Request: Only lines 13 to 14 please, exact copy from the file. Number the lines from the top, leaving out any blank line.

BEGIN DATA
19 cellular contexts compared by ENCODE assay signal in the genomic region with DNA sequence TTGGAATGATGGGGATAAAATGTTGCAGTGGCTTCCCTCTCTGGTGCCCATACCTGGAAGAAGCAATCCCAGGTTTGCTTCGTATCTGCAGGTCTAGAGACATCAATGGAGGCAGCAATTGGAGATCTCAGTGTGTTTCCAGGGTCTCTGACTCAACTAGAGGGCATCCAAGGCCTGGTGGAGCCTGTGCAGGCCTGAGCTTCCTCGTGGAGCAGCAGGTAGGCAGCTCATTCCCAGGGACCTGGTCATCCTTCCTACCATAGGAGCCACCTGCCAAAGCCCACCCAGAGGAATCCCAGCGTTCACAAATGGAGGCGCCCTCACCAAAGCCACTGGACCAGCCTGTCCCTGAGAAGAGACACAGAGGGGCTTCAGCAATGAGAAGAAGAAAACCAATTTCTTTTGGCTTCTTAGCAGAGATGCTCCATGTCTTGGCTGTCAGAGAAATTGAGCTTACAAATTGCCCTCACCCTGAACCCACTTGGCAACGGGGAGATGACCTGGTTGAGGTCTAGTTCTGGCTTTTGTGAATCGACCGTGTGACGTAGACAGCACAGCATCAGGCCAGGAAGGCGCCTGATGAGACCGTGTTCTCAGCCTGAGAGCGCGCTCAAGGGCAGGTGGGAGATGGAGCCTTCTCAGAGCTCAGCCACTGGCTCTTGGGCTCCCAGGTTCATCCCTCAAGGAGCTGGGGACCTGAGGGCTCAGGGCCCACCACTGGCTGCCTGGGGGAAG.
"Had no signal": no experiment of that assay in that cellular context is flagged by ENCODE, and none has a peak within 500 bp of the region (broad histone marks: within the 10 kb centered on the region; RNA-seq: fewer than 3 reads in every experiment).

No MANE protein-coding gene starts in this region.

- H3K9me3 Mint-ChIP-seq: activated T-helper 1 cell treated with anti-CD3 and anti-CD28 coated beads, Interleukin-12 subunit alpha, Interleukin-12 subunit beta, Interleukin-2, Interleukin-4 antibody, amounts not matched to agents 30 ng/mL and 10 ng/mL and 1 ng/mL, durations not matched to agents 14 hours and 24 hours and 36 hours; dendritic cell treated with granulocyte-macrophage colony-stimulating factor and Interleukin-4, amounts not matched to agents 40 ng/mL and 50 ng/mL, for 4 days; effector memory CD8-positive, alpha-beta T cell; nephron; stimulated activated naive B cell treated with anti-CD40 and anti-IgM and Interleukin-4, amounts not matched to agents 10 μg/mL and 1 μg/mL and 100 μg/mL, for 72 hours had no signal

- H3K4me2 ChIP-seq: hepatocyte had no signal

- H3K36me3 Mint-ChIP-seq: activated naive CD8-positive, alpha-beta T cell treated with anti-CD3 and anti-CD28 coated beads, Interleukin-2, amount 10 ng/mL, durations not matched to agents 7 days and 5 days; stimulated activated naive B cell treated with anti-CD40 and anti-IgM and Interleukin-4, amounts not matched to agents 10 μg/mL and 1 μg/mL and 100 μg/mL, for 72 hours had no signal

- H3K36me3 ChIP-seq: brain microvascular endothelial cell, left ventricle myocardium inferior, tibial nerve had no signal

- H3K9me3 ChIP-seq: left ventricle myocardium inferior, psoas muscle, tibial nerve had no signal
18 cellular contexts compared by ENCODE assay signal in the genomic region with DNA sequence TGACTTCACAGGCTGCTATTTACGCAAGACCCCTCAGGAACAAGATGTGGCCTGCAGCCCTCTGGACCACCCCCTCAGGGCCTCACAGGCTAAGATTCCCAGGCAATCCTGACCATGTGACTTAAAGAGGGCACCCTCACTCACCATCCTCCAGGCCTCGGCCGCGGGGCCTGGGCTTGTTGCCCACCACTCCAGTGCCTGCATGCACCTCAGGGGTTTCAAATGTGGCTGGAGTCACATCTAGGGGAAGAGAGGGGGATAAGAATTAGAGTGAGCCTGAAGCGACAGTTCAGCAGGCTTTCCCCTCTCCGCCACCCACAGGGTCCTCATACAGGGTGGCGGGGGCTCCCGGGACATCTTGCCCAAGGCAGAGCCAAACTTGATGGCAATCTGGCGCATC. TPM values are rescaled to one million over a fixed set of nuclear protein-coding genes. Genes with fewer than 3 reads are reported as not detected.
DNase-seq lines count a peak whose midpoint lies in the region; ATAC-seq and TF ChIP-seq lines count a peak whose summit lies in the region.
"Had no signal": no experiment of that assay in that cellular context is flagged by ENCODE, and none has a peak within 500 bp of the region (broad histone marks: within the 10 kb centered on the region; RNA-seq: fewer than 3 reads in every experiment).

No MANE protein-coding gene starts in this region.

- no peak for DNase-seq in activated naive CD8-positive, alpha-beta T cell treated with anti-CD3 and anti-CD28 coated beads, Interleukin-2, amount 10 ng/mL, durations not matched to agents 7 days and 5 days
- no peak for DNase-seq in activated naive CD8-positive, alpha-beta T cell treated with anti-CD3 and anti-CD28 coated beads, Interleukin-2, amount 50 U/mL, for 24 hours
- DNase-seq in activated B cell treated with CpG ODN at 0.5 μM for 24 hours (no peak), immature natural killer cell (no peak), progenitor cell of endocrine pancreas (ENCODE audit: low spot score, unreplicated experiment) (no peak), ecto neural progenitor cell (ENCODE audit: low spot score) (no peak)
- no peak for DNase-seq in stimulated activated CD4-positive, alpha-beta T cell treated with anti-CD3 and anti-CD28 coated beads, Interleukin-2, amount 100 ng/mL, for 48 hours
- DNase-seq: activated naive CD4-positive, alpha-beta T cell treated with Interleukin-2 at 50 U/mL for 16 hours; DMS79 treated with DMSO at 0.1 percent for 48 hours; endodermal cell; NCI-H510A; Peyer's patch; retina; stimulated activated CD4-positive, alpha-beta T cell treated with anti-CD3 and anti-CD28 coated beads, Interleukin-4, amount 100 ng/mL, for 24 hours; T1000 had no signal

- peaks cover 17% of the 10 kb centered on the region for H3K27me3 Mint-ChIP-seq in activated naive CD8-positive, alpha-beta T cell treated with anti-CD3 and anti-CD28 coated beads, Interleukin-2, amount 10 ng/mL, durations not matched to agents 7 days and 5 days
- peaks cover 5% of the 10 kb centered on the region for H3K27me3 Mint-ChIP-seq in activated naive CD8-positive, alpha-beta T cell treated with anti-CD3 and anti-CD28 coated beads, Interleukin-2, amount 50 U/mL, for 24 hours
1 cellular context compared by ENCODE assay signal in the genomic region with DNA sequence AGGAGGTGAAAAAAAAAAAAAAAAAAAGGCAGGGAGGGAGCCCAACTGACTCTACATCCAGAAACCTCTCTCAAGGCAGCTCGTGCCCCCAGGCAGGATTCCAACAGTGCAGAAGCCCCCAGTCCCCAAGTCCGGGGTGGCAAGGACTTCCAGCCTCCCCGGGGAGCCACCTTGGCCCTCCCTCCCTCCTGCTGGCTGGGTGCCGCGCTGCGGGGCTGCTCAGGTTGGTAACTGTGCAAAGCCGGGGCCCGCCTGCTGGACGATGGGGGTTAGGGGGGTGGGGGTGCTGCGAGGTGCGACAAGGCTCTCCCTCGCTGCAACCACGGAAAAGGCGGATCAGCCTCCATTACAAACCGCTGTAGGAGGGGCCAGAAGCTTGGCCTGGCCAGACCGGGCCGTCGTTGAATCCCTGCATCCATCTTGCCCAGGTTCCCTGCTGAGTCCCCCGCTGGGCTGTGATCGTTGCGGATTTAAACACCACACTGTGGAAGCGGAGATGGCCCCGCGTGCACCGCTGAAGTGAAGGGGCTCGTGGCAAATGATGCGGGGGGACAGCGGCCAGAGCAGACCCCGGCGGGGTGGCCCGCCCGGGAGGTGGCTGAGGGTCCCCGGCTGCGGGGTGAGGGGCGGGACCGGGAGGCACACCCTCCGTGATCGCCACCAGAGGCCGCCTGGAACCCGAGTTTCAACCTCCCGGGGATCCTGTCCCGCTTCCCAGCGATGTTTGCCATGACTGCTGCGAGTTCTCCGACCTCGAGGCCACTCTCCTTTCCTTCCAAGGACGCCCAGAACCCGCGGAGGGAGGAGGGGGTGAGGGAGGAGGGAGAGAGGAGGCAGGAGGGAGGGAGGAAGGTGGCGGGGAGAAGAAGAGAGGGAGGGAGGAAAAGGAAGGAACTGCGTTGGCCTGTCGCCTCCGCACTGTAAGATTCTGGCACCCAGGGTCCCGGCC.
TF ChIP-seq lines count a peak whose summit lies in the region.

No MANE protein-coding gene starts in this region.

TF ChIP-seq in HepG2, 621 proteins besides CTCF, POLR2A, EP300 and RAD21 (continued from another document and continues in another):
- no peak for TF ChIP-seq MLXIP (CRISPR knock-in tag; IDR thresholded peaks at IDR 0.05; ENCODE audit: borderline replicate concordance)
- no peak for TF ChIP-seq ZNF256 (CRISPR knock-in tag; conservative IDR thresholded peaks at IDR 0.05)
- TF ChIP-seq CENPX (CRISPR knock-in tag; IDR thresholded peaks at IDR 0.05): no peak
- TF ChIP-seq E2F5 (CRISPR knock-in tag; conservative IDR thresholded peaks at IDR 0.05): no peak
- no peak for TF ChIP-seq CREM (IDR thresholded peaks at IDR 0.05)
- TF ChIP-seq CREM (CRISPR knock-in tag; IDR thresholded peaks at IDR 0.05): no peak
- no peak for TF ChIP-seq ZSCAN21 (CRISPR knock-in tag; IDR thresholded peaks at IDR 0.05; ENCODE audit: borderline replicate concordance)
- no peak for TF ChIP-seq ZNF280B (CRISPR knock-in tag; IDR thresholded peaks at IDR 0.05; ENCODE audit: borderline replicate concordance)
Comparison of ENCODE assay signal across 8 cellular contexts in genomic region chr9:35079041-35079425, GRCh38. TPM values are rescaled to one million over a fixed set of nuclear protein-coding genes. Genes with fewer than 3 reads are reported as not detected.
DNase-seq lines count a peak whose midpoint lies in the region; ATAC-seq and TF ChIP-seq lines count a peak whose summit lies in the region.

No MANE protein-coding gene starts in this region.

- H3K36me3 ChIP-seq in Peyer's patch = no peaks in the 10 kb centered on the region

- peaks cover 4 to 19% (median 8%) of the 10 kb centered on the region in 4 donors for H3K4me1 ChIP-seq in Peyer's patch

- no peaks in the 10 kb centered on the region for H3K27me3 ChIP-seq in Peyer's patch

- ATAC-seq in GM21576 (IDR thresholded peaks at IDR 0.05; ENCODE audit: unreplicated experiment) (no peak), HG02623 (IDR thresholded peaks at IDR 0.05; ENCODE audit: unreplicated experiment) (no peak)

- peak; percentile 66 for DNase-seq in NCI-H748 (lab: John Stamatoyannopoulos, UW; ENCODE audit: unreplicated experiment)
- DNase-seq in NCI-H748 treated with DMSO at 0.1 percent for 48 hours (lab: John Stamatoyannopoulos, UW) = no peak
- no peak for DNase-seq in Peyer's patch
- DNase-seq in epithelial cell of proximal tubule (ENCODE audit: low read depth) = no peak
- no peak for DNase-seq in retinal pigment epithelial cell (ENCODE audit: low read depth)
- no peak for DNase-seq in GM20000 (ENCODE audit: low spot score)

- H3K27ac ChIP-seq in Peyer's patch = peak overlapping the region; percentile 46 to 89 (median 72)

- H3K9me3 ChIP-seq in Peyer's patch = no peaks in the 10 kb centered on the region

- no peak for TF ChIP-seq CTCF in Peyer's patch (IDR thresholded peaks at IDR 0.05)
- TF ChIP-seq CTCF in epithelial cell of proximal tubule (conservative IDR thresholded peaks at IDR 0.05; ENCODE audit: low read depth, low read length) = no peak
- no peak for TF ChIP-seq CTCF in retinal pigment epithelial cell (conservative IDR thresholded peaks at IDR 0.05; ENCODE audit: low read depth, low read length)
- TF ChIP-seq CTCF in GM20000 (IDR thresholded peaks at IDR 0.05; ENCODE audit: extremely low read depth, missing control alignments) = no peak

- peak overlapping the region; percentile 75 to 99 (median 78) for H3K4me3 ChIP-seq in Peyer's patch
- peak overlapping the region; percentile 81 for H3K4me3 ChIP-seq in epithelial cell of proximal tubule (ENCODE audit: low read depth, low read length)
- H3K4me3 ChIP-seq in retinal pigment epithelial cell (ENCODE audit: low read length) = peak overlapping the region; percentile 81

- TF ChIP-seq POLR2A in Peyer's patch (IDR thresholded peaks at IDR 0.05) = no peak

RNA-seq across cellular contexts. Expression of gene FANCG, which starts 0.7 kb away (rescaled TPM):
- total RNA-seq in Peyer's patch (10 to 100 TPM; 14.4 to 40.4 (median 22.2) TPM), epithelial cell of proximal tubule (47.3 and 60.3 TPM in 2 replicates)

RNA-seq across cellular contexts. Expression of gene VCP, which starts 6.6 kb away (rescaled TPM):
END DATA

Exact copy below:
- no peak for DNase-seq in activated naive CD8-positive, alpha-beta T cell treated with anti-CD3 and anti-CD28 coated beads, Interleukin-2, amount 10 ng/mL, durations not matched to agents 7 days and 5 days
- no peak for DNase-seq in activated naive CD8-positive, alpha-beta T cell treated with anti-CD3 and anti-CD28 coated beads, Interleukin-2, amount 50 U/mL, for 24 hours